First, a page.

"Guns" was the first Negativland release I bought. In retrospect, that was fortunate because this two song EP is one of their most accessible releases. It was released in 1992, replacing the withdrawn 1991 "U2" EP. The saga between Negativland vs. U2's label, Island Records, as well as Negativland vs. their own label, SST Records, is well documented and will not be rehashed here (see: "The Letter U and Numeral 2", "Fair Use: The Story of the Letter U and the Numeral 2" and "These Guys Are from England and Who Gives a Shit"). The cover art of the "Guns" EP is clear nod to the then-current U2 situation.

"Guns" consists of two songs: "Then" and "Now". "Then" samples from 1950s-1960s icons of TV and film, humorously and critically examining the cultural status of firearms. "Now" is similar, but pulls from more recent sources. I could try to describe the songs further, but since they're available online it is easier to just listen. Due to their dispute with SST, Negativland makes the mp3s freely available from their web site even though SST still sells the EP. How many bands do you know that actually promote free mp3s over their CDs?

Peter Neville has created an excellent video for "Then", providing many of the TV & movie clips that correspond to the samples in the song.

Standout tracks: "Then" (, YouTube), "Now" (

Skip 'em tracks: none.

Final Score: 8/10. Not their most experimental release, but a good intro to their body of work. If this EP resonates with you, you should explore their other releases. If this is not to your liking... well, it pretty much gets weirder and noisier from here.

P.S. Terry went to a Negativland show in Norfolk (ca. late 1992) and got Mark Hosler to autograph my copy of "Guns". There are probably dozens of people (besides Terry and me) that think that's cool.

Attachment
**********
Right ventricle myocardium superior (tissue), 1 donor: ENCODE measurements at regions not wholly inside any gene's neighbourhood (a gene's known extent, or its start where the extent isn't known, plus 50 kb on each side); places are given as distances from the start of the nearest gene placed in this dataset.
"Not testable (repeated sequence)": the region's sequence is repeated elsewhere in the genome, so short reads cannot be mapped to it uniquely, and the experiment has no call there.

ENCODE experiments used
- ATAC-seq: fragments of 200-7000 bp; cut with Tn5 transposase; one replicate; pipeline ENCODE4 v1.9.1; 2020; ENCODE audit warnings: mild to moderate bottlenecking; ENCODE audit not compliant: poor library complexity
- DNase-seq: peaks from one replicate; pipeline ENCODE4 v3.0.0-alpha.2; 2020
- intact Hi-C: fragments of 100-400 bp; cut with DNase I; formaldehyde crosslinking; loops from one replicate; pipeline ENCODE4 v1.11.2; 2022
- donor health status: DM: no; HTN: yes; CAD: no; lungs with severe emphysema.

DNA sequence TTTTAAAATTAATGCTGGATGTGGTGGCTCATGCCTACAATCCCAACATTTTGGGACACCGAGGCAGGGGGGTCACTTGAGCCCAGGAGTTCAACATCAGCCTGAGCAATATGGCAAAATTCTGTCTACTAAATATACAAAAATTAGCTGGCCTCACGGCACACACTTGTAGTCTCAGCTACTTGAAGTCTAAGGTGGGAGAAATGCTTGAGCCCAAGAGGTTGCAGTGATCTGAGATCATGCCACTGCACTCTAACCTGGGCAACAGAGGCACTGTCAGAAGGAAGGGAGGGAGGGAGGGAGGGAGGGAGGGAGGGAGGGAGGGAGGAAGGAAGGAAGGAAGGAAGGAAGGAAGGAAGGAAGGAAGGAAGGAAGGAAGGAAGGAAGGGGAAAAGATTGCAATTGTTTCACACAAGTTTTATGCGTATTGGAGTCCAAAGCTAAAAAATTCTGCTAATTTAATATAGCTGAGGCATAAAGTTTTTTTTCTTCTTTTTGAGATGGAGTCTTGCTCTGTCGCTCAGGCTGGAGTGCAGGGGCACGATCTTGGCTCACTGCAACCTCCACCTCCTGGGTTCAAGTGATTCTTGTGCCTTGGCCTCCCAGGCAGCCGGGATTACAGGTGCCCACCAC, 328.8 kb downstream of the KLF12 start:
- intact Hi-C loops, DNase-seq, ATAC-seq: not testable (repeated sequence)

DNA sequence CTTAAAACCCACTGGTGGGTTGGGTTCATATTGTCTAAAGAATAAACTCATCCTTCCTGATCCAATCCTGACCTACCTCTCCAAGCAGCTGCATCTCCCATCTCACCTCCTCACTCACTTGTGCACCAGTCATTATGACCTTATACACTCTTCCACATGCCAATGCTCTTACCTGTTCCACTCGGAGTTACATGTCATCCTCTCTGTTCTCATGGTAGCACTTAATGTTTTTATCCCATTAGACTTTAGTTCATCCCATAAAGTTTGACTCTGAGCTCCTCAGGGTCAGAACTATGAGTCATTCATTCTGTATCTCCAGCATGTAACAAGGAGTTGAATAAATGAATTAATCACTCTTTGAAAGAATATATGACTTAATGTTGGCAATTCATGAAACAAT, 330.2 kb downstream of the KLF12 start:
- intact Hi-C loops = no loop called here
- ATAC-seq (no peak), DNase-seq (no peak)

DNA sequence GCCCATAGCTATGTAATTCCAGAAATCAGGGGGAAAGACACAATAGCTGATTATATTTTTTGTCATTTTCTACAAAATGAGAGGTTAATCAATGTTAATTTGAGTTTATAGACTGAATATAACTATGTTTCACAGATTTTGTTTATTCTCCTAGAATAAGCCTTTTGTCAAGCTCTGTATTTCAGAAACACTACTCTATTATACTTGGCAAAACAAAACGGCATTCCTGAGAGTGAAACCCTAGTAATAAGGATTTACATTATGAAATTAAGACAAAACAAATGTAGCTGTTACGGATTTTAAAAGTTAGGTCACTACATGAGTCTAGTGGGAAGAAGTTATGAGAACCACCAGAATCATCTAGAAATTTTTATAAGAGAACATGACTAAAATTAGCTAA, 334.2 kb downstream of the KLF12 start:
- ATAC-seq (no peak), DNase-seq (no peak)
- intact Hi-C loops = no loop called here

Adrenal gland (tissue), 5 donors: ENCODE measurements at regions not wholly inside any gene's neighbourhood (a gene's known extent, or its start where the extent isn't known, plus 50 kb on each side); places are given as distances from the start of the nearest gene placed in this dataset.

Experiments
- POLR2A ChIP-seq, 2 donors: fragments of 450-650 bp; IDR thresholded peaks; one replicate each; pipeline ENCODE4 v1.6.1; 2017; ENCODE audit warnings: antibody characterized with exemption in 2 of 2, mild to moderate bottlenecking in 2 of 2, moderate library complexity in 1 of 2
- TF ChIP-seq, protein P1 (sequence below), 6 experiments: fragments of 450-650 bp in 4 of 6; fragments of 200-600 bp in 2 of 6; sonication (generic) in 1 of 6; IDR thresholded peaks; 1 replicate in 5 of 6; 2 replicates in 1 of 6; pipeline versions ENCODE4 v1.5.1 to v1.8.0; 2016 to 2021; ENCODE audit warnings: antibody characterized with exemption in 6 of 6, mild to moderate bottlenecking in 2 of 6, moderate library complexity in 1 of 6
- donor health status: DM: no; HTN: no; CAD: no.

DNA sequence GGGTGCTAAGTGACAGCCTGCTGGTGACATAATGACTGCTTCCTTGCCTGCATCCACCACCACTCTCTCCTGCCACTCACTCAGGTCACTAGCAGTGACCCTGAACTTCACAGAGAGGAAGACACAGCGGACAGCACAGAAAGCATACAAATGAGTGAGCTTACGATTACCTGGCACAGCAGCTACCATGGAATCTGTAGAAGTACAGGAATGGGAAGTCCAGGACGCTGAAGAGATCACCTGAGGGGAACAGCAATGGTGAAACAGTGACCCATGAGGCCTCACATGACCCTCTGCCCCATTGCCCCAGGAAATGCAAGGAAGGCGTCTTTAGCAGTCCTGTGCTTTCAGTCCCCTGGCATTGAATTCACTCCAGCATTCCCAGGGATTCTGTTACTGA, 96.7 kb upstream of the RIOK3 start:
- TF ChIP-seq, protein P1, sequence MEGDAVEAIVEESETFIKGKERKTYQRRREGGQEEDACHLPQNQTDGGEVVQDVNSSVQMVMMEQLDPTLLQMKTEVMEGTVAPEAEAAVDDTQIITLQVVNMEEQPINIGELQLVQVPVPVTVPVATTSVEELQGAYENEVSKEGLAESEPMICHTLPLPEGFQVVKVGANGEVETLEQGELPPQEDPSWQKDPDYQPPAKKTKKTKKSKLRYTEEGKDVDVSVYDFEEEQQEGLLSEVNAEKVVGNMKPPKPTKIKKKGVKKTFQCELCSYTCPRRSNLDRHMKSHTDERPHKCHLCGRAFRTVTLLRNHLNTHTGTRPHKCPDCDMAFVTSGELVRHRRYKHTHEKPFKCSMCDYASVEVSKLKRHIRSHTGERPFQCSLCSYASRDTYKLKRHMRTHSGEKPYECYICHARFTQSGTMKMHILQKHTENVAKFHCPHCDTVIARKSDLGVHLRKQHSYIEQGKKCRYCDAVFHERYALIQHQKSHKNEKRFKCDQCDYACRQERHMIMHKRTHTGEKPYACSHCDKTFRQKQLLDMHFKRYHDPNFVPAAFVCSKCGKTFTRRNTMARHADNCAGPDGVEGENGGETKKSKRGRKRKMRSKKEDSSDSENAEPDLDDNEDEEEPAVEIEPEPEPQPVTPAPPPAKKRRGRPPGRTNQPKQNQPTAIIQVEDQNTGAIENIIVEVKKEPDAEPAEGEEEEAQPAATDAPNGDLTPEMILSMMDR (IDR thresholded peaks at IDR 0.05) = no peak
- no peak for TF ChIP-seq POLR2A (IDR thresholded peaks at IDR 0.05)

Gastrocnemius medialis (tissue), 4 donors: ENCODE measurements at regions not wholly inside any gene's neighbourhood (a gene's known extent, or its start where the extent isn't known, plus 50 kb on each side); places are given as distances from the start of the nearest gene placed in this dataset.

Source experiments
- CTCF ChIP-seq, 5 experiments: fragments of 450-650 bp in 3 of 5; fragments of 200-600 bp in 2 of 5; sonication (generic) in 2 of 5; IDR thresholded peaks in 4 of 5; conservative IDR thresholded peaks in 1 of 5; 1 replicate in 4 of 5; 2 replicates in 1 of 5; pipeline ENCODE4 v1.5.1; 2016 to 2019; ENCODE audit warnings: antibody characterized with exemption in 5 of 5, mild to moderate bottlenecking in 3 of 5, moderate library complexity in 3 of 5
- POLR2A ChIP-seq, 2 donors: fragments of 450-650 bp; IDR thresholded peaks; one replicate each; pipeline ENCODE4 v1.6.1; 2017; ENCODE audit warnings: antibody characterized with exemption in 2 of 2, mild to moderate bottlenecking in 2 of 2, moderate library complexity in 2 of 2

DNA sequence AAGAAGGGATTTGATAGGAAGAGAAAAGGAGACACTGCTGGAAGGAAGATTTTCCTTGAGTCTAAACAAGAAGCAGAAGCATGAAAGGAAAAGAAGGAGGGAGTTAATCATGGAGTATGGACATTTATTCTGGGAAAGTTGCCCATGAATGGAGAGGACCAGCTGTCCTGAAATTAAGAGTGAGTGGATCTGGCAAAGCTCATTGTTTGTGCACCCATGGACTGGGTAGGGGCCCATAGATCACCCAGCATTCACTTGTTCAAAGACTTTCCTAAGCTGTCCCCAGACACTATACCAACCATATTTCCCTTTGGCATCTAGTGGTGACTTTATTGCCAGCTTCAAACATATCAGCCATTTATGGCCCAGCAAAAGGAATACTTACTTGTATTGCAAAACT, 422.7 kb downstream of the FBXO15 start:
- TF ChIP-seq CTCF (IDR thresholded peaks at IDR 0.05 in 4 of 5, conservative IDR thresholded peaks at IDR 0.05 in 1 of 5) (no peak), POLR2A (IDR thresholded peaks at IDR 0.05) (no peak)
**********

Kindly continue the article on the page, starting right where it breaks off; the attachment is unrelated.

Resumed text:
Friday, August 14, 2009

New Order - "Ceremony" (the song remains the same)

In my review of New Order's first LP, Movement, I stated that I especially liked New Order's early, post-Joy Division sound. Of all the songs to come out of that era, "Ceremony" is my favorite. It was written while Joy Division was still active, but Ian Curtis died before JD could do a proper studio recording of it. Two JD versions of "Ceremony" exist: a badly recorded live version (which appears on 1981's posthumous collection "Still") and a rough rehearsal version (on the 1997 box set "Heart and Soul"). The JD versions are of interest only to collectors and hard-core fans and these versions are not recommended for those unfamiliar with the New Order version and subsequent covers.

New Order's first single and its B-side, "In A Lonely Place", were both songs originally written by Joy Division. NO itself released two versions of this "Ceremony": the March 1981 version, which has a more raw, heavy sound; and the September 1981 version, which has a cleaner sound and a slightly faster tempo. The September 1981 version also features Gillian Gilbert, recently promoted to a full member of the band. The September version is the one that appears on the 1987 compilation "Substance" while the March version was not reissued until the 2005 compilation "Singles".